In a flash I processed 3 crucial pieces of information, which ended up in me never taking my foot off of the gas pedal. (1) The 844 may have been going slower when I first spotted her, but she was now doing all of 60 MPH, or there abouts. (2) I would have to run west a great many miles to get ahead of, and find a spot to shoot the train. (3) I had been having a spot of trouble with the engine which I correctly suspected was a fuel filter that eventually needed changing out. But I still flashed the chase idea through my mind a few times. To add to the enticement, there was NO PACING LINE! Nobody was following along on US 30 at all! I would have had her all to myself. The engine was most likely on some sort of “shakedown” run(??), heading back to Cheyenne. Missing that perfect ¾ wedgie shot is one of the great “coulda, woulda, shoulda” times in my years of railfan photography. And I’ll never forget it.

So when I got the chance to shoot another UP steamer running through Nebraska, there was one location I absolutely had to shoot. Elm Creek. Here are some of the images leading up to the final correction of my 12-year-old goof:

1. Looking east from the Arrow Rd crossing near Elm Creek, NE. The right hand signal is showing a high green. Probably not the 4014, but I decided to go back into town to search for a good shooting location.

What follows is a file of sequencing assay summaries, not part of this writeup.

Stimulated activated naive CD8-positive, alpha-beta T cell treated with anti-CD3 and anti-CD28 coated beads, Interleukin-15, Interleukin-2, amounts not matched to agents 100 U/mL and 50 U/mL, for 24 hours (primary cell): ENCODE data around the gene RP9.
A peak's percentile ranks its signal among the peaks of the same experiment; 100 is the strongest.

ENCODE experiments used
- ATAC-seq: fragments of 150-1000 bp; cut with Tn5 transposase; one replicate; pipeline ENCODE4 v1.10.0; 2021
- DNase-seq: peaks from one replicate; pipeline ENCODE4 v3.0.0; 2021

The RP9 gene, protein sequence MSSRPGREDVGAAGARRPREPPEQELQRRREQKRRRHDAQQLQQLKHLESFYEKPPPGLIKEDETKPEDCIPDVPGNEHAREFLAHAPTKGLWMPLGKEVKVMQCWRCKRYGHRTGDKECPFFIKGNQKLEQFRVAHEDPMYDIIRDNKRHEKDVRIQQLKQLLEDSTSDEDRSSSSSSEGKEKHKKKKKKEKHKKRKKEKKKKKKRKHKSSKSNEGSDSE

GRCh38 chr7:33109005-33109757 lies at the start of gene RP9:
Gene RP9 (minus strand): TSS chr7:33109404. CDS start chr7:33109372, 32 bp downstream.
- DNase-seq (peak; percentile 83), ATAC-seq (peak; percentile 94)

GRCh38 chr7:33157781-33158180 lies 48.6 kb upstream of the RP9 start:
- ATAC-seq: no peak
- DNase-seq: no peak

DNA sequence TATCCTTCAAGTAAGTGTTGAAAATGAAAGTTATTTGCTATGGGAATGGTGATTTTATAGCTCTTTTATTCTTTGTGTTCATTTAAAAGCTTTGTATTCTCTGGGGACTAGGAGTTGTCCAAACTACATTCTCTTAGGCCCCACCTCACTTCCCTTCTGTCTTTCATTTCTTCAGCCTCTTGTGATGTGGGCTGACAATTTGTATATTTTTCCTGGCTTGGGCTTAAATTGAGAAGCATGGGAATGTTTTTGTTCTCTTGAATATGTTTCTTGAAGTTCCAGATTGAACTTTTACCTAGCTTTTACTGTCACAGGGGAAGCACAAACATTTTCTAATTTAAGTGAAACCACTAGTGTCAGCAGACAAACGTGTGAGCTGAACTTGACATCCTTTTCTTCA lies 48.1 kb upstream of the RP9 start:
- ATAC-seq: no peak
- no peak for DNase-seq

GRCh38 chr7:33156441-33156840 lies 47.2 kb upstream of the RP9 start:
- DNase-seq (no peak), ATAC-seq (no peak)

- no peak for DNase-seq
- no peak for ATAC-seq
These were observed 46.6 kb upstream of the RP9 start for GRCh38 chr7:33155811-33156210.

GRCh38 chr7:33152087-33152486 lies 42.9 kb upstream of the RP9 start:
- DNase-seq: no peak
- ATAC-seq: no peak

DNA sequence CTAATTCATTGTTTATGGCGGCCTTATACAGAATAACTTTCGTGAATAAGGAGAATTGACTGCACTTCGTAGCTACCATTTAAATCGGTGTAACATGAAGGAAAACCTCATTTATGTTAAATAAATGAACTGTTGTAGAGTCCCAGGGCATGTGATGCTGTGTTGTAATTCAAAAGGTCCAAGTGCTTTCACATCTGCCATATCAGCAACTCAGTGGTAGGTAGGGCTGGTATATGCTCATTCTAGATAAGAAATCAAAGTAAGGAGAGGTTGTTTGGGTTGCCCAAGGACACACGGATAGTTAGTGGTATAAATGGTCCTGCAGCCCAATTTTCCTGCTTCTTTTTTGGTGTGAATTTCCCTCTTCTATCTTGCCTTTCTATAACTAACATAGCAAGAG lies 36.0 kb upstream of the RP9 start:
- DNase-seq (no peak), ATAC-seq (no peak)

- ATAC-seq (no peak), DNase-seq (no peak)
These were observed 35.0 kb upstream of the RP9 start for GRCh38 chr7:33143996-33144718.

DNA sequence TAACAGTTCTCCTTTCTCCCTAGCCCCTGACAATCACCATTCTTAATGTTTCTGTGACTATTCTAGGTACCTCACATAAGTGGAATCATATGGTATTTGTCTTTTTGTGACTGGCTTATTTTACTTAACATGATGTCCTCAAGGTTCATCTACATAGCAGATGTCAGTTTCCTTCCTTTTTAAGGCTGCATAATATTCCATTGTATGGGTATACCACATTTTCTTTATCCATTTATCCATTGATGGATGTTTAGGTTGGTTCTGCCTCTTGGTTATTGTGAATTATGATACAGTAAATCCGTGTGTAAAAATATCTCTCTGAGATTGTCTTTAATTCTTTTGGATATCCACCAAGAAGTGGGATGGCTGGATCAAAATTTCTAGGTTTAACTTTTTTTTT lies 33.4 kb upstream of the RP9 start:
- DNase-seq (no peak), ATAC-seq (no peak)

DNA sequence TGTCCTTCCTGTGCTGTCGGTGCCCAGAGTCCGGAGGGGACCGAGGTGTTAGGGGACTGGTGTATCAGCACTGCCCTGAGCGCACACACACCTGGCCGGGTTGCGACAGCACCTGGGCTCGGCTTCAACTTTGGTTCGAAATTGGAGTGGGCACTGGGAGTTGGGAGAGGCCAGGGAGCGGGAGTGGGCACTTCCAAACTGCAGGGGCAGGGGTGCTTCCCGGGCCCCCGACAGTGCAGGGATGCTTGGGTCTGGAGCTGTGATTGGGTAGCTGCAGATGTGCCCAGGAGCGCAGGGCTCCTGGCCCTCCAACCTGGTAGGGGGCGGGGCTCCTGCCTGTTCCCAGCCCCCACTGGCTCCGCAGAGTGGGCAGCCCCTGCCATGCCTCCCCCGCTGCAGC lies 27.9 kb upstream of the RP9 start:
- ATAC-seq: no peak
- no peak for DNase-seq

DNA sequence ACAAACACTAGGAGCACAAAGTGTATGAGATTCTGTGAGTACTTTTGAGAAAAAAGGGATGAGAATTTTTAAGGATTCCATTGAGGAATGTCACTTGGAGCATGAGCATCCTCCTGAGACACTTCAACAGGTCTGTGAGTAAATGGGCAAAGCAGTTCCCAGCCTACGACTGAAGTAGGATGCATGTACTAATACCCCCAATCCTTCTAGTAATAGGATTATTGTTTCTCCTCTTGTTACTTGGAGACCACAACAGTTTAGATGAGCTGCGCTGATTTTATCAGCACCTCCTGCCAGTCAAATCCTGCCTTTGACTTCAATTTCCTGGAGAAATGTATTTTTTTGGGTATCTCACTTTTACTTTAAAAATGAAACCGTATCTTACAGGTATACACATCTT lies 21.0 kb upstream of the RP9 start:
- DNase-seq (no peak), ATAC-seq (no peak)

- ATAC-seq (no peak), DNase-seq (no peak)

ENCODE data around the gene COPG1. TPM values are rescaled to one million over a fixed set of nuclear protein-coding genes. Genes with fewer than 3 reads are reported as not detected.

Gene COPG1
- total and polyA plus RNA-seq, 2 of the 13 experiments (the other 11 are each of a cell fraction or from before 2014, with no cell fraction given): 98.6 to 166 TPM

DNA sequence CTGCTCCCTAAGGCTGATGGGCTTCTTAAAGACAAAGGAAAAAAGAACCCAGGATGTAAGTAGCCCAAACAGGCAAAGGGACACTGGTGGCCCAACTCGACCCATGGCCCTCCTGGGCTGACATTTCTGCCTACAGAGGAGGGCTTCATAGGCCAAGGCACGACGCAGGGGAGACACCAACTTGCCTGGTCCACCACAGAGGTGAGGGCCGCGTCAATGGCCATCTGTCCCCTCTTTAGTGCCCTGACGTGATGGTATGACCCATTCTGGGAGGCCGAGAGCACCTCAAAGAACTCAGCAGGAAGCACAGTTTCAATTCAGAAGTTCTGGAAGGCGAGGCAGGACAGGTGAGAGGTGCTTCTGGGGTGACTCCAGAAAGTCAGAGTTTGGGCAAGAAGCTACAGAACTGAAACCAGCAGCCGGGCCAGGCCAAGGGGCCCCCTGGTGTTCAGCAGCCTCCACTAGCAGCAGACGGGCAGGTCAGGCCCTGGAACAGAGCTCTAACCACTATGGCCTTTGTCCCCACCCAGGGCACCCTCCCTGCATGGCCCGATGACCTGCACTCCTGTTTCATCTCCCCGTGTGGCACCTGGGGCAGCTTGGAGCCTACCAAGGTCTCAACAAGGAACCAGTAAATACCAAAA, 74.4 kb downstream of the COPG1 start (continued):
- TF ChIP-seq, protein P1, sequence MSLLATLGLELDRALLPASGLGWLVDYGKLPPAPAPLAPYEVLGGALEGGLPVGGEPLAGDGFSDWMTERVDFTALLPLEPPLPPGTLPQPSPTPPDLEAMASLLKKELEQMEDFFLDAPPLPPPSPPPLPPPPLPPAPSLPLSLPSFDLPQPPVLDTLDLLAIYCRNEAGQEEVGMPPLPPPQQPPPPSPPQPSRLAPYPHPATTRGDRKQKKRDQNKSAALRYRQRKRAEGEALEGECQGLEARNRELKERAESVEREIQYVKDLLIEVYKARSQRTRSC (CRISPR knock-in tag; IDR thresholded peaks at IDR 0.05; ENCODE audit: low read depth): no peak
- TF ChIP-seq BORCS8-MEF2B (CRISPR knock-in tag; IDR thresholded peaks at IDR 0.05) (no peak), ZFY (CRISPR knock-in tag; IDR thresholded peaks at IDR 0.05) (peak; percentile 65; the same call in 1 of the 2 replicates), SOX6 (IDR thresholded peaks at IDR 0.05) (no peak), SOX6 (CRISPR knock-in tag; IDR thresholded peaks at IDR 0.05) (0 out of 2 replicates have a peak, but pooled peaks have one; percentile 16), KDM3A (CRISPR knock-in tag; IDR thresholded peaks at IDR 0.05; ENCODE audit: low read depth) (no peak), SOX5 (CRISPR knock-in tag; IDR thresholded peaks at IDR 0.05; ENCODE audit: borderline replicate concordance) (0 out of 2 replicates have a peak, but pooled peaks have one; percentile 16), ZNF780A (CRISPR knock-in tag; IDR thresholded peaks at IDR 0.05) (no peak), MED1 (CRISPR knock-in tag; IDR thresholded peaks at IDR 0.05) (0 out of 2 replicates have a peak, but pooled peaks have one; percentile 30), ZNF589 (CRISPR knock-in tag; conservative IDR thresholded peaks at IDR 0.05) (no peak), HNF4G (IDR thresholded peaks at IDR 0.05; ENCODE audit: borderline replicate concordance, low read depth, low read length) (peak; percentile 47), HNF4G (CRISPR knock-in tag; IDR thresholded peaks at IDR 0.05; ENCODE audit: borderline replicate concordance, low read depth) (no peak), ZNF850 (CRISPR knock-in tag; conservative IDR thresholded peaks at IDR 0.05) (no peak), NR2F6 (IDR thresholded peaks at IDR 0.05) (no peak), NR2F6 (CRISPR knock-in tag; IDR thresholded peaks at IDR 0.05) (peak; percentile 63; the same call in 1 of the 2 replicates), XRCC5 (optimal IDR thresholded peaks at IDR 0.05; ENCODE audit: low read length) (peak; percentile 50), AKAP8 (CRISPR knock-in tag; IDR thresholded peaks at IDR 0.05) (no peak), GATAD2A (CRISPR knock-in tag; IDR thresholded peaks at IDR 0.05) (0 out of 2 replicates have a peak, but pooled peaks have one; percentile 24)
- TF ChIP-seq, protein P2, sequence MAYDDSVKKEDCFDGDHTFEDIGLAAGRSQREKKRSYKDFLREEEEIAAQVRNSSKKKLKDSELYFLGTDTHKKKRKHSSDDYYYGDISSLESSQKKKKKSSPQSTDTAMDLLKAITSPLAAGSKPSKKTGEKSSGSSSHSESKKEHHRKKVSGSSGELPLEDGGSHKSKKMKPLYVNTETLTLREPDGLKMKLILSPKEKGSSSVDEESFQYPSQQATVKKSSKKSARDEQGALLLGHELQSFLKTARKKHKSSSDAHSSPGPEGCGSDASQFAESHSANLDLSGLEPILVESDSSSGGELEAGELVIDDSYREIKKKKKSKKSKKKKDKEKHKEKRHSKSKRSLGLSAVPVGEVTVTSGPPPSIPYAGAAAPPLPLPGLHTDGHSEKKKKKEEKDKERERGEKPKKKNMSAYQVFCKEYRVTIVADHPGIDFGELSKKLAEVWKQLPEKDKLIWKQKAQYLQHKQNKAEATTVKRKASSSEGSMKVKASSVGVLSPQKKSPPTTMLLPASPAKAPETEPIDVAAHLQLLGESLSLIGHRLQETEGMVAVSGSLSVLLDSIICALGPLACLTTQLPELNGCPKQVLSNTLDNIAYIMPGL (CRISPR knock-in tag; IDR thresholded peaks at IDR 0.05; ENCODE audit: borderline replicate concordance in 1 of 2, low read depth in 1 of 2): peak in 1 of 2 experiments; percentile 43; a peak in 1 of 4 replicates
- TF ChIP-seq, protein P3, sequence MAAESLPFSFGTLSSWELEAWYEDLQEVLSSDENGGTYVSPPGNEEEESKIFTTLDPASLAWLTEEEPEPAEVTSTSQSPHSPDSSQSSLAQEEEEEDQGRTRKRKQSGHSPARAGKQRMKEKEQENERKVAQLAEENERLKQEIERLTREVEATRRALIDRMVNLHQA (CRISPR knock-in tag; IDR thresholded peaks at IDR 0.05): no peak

2. & 3. I set up to shoot at the Tyler St crossing, and got a westbound coal empty right away. UP 7506 leads the charge.



Edited 1 time(s). Last edit at 08/11/21 19:36 by santafe199.








Date: 08/11/21 19:33
Re: Correcting a 12-year old goof!
Author: santafe199

4. 5. & 6. That westbound empty met the eastbound train I had set up for. UP 6526 leads a double coal load east, with...








Date: 08/11/21 19:34
Re: Correcting a 12-year old goof!
Author: santafe199

7. ...UP 2729, 2545 & 6566 as mid-train DPs and...

8. ...UP 2724 as the rear guard DP.

9. With the Turkey Creek Rd crossing closed, and with the 4014’s approach now imminent I went a little further west and set up at the Arrow Rd crossing, joining 2 other railfans from eastern Nebraska. We all got a sort of dress-rehearsal with UP 8093 rolling by on yet another coal train, a westbound empty.








Date: 08/11/21 19:35
Re: Correcting a 12-year old goof!
Author: santafe199

10. We could hear the 4014 before we ever saw the headlight. But as soon as we saw that, we also saw the inevitable line of pacers.

11. & 12. UP’s 4-8-8-4 Big Boy #4014 rolls over Arrow Rd helping me to correct -at least partially- my “great goof from 2009”.